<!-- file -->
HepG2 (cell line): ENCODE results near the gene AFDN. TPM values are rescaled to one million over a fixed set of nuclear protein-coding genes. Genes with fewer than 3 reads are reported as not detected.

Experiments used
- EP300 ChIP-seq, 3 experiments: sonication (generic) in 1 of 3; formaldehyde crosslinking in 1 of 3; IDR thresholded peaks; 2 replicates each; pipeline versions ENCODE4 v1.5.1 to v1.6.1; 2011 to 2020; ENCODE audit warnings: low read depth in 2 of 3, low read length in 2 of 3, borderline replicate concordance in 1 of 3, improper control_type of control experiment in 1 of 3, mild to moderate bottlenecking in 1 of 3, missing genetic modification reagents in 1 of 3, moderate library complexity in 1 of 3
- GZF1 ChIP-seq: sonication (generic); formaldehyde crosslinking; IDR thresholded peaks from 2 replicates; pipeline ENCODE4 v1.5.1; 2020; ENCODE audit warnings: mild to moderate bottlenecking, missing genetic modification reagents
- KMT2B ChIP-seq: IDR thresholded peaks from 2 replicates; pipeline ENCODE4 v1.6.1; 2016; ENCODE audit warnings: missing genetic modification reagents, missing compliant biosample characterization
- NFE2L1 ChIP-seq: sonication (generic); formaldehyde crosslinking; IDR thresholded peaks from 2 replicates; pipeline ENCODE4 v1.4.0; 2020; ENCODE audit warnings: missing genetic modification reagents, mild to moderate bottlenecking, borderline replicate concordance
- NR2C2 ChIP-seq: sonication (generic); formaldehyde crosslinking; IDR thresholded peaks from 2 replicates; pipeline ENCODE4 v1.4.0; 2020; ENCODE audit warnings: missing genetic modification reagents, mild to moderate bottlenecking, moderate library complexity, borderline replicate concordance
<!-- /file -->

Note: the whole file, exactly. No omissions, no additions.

HepG2 (cell line): ENCODE results near the gene AFDN. TPM values are rescaled to one million over a fixed set of nuclear protein-coding genes. Genes with fewer than 3 reads are reported as not detected.

Experiments used
- EP300 ChIP-seq, 3 experiments: sonication (generic) in 1 of 3; formaldehyde crosslinking in 1 of 3; IDR thresholded peaks; 2 replicates each; pipeline versions ENCODE4 v1.5.1 to v1.6.1; 2011 to 2020; ENCODE audit warnings: low read depth in 2 of 3, low read length in 2 of 3, borderline replicate concordance in 1 of 3, improper control_type of control experiment in 1 of 3, mild to moderate bottlenecking in 1 of 3, missing genetic modification reagents in 1 of 3, moderate library complexity in 1 of 3
- GZF1 ChIP-seq: sonication (generic); formaldehyde crosslinking; IDR thresholded peaks from 2 replicates; pipeline ENCODE4 v1.5.1; 2020; ENCODE audit warnings: mild to moderate bottlenecking, missing genetic modification reagents
- KMT2B ChIP-seq: IDR thresholded peaks from 2 replicates; pipeline ENCODE4 v1.6.1; 2016; ENCODE audit warnings: missing genetic modification reagents, missing compliant biosample characterization
- NFE2L1 ChIP-seq: sonication (generic); formaldehyde crosslinking; IDR thresholded peaks from 2 replicates; pipeline ENCODE4 v1.4.0; 2020; ENCODE audit warnings: missing genetic modification reagents, mild to moderate bottlenecking, borderline replicate concordance
- NR2C2 ChIP-seq: sonication (generic); formaldehyde crosslinking; IDR thresholded peaks from 2 replicates; pipeline ENCODE4 v1.4.0; 2020; ENCODE audit warnings: missing genetic modification reagents, mild to moderate bottlenecking, moderate library complexity, borderline replicate concordance